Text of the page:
Just for the record: here's last week's EXILE:
As those of you following theses kinds of things know, irony is dead, replaced by stark realities and painfully obvious absurdities. So, no, it was not ironic to see front-page headlines the other day laying out so clearly the state of the state 2007.
Topping the page, naturally, was the shiny new incentive package for a couple of large international corporations. At the bottom of the page was the story of another state mental hospital about to get decertified by the feds. Doesn’t get a lot clearer than that.
The juxtaposition jumped out at Chris Fitzsimon at N.C. Policy Watch as well, and he wrote a very good column that outlined the difficulties faced in fixing this state’s mental health system and the lack of any forward motion on it, unlike, say, crafting a reward or two for some tire plants.
My concern is that somewhere in state government they’ve misplaced the definition of the word “crisis.” Time was when a state health care institution being declared unsafe and a threat from the feds that a cut off in funding was imminent meant something. Yet now we’re faced with the prospect that we’ll have two of the state’s mental hospitals ruled unsafe. And under the reform plan for the system, these are two of the ones we’re planning to keep open.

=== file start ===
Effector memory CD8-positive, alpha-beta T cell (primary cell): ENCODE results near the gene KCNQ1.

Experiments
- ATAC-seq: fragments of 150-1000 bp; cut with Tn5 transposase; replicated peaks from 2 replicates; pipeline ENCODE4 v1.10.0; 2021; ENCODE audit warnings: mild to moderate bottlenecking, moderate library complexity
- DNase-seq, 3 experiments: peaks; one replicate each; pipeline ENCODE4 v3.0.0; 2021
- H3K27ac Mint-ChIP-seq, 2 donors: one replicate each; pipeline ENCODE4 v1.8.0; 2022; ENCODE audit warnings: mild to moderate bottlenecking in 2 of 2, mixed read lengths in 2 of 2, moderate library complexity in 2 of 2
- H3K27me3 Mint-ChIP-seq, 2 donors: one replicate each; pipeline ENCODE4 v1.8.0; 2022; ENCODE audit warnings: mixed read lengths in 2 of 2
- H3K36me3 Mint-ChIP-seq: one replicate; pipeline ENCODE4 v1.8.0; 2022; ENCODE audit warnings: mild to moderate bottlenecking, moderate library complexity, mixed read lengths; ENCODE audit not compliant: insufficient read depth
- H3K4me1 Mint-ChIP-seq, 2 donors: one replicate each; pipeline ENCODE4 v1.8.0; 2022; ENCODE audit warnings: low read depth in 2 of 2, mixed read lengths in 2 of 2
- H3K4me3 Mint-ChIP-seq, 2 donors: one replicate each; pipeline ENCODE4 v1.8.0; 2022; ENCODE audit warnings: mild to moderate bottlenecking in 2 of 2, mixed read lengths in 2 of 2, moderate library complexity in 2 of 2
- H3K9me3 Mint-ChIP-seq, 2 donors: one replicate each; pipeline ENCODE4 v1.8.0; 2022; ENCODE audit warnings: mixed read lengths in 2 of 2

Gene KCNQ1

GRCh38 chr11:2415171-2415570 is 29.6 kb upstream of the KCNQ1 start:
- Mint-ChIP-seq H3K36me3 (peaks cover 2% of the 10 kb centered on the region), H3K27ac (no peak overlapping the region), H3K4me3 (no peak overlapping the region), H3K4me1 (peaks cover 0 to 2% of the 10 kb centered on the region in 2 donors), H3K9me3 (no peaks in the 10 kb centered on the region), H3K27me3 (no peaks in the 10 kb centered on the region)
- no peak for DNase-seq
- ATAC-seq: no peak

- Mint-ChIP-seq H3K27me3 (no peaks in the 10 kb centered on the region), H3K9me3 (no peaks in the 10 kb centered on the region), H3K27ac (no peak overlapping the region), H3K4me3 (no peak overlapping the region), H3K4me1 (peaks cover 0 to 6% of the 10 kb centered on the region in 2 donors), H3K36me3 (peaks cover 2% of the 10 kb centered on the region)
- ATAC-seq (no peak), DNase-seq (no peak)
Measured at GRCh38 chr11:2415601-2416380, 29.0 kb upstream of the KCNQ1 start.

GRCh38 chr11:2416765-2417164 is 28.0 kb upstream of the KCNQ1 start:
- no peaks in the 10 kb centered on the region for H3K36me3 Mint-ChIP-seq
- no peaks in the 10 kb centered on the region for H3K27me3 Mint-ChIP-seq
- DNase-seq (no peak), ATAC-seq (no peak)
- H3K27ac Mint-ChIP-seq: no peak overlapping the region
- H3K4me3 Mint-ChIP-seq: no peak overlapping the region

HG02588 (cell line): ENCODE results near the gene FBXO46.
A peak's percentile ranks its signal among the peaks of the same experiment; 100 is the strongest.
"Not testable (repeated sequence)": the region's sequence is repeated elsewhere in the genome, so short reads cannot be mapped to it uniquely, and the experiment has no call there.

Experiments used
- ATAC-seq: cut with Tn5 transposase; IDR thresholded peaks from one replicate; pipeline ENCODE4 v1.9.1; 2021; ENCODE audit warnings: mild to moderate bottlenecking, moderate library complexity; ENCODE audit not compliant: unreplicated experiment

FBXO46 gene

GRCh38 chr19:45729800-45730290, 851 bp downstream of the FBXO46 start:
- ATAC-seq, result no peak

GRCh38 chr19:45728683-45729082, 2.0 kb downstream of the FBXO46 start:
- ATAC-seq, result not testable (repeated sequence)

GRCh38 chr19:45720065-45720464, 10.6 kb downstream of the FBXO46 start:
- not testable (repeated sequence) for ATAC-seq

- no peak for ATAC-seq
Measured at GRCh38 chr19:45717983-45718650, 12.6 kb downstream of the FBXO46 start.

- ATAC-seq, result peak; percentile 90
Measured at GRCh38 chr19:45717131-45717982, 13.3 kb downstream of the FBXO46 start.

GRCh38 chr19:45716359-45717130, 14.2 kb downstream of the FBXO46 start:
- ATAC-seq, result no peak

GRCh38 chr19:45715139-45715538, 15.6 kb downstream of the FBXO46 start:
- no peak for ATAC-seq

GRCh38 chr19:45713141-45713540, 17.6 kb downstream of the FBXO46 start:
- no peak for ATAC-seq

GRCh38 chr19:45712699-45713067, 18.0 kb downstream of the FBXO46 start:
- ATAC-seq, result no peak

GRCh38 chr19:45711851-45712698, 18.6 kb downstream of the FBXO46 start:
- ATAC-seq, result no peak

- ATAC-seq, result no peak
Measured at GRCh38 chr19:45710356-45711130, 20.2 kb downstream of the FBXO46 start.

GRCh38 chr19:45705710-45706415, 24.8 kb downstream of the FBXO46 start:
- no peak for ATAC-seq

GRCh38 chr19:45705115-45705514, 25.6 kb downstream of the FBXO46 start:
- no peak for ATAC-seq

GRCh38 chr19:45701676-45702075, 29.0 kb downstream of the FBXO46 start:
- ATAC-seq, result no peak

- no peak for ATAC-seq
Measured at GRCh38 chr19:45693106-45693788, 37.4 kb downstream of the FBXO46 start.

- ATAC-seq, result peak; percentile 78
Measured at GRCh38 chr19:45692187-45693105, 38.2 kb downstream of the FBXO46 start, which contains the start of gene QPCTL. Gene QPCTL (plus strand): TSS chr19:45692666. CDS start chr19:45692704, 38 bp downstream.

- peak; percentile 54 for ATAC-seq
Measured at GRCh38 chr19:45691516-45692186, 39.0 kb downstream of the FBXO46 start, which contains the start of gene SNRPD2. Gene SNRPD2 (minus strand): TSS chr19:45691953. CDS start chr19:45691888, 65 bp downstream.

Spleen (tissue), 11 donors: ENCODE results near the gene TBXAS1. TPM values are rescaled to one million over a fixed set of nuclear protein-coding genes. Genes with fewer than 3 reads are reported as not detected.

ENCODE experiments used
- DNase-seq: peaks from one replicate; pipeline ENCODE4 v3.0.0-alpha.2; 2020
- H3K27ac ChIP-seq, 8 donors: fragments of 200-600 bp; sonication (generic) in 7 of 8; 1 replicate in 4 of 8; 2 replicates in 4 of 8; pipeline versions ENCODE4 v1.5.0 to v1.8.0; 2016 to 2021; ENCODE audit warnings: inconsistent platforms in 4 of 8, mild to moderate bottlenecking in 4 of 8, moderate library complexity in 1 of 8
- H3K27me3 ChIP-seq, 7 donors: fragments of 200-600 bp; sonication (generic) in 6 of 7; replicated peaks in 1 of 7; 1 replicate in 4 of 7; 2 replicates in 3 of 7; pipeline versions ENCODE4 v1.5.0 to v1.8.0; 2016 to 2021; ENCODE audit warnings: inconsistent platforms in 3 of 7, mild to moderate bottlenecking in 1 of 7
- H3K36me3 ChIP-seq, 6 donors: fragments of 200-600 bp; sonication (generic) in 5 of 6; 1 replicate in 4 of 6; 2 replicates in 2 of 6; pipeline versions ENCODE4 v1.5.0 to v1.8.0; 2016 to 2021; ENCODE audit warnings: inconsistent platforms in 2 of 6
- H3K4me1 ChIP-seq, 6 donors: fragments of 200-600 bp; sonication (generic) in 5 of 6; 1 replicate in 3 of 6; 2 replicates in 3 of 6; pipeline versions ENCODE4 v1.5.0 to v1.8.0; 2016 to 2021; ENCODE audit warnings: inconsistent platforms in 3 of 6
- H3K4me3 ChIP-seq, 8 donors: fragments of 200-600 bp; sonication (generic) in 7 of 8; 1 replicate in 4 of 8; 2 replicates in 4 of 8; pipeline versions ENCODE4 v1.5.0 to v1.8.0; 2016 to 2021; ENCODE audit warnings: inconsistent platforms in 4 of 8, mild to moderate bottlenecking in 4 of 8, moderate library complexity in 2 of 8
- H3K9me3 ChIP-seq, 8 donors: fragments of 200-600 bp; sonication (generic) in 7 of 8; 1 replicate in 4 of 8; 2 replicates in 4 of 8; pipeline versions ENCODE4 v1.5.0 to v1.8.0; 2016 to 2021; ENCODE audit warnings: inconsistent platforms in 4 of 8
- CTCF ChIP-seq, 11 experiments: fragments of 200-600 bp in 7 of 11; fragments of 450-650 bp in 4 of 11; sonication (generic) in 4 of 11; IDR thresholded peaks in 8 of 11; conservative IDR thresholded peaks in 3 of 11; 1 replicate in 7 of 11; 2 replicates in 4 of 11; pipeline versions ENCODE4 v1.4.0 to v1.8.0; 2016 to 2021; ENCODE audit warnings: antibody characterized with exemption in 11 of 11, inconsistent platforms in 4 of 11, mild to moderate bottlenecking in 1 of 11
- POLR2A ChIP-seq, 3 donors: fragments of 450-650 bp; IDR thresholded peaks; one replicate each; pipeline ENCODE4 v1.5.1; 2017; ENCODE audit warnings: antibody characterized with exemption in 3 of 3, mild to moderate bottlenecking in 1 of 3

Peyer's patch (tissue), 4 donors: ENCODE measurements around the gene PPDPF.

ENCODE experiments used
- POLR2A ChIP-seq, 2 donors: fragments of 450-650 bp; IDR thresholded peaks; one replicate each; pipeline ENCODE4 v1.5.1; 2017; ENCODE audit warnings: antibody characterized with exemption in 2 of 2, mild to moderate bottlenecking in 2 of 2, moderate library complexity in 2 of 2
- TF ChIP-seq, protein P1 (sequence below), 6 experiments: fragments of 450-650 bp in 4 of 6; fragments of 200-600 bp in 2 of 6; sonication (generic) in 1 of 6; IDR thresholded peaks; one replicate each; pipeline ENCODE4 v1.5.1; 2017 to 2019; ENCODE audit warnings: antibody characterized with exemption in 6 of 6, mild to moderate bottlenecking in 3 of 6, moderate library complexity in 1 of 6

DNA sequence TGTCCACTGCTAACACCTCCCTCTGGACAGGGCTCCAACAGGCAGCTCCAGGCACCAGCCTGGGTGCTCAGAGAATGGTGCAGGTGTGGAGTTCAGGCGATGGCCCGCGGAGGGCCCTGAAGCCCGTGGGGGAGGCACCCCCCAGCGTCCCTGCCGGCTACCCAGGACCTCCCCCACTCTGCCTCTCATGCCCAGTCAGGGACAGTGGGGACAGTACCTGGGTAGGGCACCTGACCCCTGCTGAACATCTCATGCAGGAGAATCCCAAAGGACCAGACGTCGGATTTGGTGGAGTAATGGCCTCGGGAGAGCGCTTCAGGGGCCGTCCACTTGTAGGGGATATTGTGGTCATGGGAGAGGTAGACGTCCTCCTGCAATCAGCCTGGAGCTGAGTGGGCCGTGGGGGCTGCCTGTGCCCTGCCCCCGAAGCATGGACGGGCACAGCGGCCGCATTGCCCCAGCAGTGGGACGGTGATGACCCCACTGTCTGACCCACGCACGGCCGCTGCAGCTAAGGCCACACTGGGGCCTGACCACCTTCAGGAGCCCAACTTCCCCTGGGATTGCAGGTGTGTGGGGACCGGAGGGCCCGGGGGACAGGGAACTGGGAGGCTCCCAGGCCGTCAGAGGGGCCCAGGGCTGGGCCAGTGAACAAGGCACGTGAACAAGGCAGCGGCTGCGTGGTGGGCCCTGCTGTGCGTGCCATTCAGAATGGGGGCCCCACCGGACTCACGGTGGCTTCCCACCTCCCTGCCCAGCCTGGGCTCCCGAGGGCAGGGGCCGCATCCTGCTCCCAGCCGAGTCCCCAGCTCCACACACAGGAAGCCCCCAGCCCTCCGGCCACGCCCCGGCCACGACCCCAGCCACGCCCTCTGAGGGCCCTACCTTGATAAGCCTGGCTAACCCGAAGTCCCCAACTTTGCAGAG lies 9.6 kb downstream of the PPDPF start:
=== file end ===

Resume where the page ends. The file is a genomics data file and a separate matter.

The stark reality is that the mental health system is not on the verge of breaking down — it is breaking down, and for thousands of families learning to deal with closed clinics and declining services it is already broken.
We can’t afford to wait for that to get to the top of the page to start fixing it.
Not the Goodyear bills
In case you missed ’em, there were three bills not related to Goodyear (and Firestone) in the recent special session — all filed by members of the minority party and not headed anywhere soon.
Reps. Joe Boylan and Larry Brown filed a bill that would drop the tax rates for corporations that do not reduce their workforce this year to five percent. Reps. Charles Thomas and Harold Brubaker filed a bill to give corporations a tax credit for not cutting jobs in distressed cities. And Rep. Andrew Brock filed the “Business Equality Act,” which as of this writing has no text.
Showing some love
Elizabeth Edwards took some knocks from MoveOn supporters after criticizing the group’s Betray Us ad. Firedoglake’s Jane Hamsher accused Edwards of echoing right-wing talking points and told her to stifle.
The post ends with “We love you. We want to love you. Knock it off.”
The ensuing discussion there, over at Ed Cone’s blog and elsewhere explored, among other things, censorship and ideological purges in the left, which are, of course, right wing talking points older than dirt. Sticky stuff, eh?
Dole v. ?
Next week, with that all-important end of the federal fundraising cycle just around the corner, Exile takes a look at the race for U.S. Senate, including Dole’s chances and finances and possible opponents. Right now, State Rep. Grier Martin and State Sen. Kay Hagan are said to be leaning toward a run. And there’s still the chance of a surprise or two (insert your favorite winking emoticon here).